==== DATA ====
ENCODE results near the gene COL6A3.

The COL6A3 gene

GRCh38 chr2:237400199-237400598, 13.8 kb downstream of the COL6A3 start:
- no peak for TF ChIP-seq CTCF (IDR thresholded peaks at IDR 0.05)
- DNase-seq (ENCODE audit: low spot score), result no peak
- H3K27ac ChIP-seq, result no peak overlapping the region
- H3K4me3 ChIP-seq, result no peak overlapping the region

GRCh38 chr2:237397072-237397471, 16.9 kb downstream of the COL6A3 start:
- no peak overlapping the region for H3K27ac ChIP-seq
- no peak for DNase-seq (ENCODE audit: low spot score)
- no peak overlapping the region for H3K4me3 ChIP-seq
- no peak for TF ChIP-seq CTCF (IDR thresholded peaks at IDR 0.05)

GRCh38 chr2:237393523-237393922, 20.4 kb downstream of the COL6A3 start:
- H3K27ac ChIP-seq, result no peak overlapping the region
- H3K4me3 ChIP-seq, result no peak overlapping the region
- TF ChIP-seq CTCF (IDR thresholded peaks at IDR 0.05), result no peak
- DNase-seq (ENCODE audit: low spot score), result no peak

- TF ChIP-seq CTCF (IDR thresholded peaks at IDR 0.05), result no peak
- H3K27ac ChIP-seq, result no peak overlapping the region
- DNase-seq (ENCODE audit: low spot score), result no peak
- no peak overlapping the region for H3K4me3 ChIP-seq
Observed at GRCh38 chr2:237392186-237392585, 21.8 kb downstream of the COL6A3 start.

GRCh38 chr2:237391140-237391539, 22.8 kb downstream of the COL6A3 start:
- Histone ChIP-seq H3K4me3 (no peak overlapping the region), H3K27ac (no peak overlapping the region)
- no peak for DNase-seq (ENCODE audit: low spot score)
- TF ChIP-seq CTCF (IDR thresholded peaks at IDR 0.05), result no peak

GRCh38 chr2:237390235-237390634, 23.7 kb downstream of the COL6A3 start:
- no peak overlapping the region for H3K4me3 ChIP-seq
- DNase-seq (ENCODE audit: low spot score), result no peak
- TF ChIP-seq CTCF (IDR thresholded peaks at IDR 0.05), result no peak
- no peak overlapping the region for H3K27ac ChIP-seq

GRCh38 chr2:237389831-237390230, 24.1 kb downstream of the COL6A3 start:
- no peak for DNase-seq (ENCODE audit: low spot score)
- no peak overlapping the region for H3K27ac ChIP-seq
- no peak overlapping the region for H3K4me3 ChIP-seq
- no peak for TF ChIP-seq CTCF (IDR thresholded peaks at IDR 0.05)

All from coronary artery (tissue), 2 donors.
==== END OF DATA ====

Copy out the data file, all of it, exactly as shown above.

ENCODE results near the gene COL6A3.

The COL6A3 gene

GRCh38 chr2:237400199-237400598, 13.8 kb downstream of the COL6A3 start:
- no peak for TF ChIP-seq CTCF (IDR thresholded peaks at IDR 0.05)
- DNase-seq (ENCODE audit: low spot score), result no peak
- H3K27ac ChIP-seq, result no peak overlapping the region
- H3K4me3 ChIP-seq, result no peak overlapping the region

GRCh38 chr2:237397072-237397471, 16.9 kb downstream of the COL6A3 start:
- no peak overlapping the region for H3K27ac ChIP-seq
- no peak for DNase-seq (ENCODE audit: low spot score)
- no peak overlapping the region for H3K4me3 ChIP-seq
- no peak for TF ChIP-seq CTCF (IDR thresholded peaks at IDR 0.05)

GRCh38 chr2:237393523-237393922, 20.4 kb downstream of the COL6A3 start:
- H3K27ac ChIP-seq, result no peak overlapping the region
- H3K4me3 ChIP-seq, result no peak overlapping the region
- TF ChIP-seq CTCF (IDR thresholded peaks at IDR 0.05), result no peak
- DNase-seq (ENCODE audit: low spot score), result no peak

- TF ChIP-seq CTCF (IDR thresholded peaks at IDR 0.05), result no peak
- H3K27ac ChIP-seq, result no peak overlapping the region
- DNase-seq (ENCODE audit: low spot score), result no peak
- no peak overlapping the region for H3K4me3 ChIP-seq
Observed at GRCh38 chr2:237392186-237392585, 21.8 kb downstream of the COL6A3 start.

GRCh38 chr2:237391140-237391539, 22.8 kb downstream of the COL6A3 start:
- Histone ChIP-seq H3K4me3 (no peak overlapping the region), H3K27ac (no peak overlapping the region)
- no peak for DNase-seq (ENCODE audit: low spot score)
- TF ChIP-seq CTCF (IDR thresholded peaks at IDR 0.05), result no peak

GRCh38 chr2:237390235-237390634, 23.7 kb downstream of the COL6A3 start:
- no peak overlapping the region for H3K4me3 ChIP-seq
- DNase-seq (ENCODE audit: low spot score), result no peak
- TF ChIP-seq CTCF (IDR thresholded peaks at IDR 0.05), result no peak
- no peak overlapping the region for H3K27ac ChIP-seq

GRCh38 chr2:237389831-237390230, 24.1 kb downstream of the COL6A3 start:
- no peak for DNase-seq (ENCODE audit: low spot score)
- no peak overlapping the region for H3K27ac ChIP-seq
- no peak overlapping the region for H3K4me3 ChIP-seq
- no peak for TF ChIP-seq CTCF (IDR thresholded peaks at IDR 0.05)

All from coronary artery (tissue), 2 donors.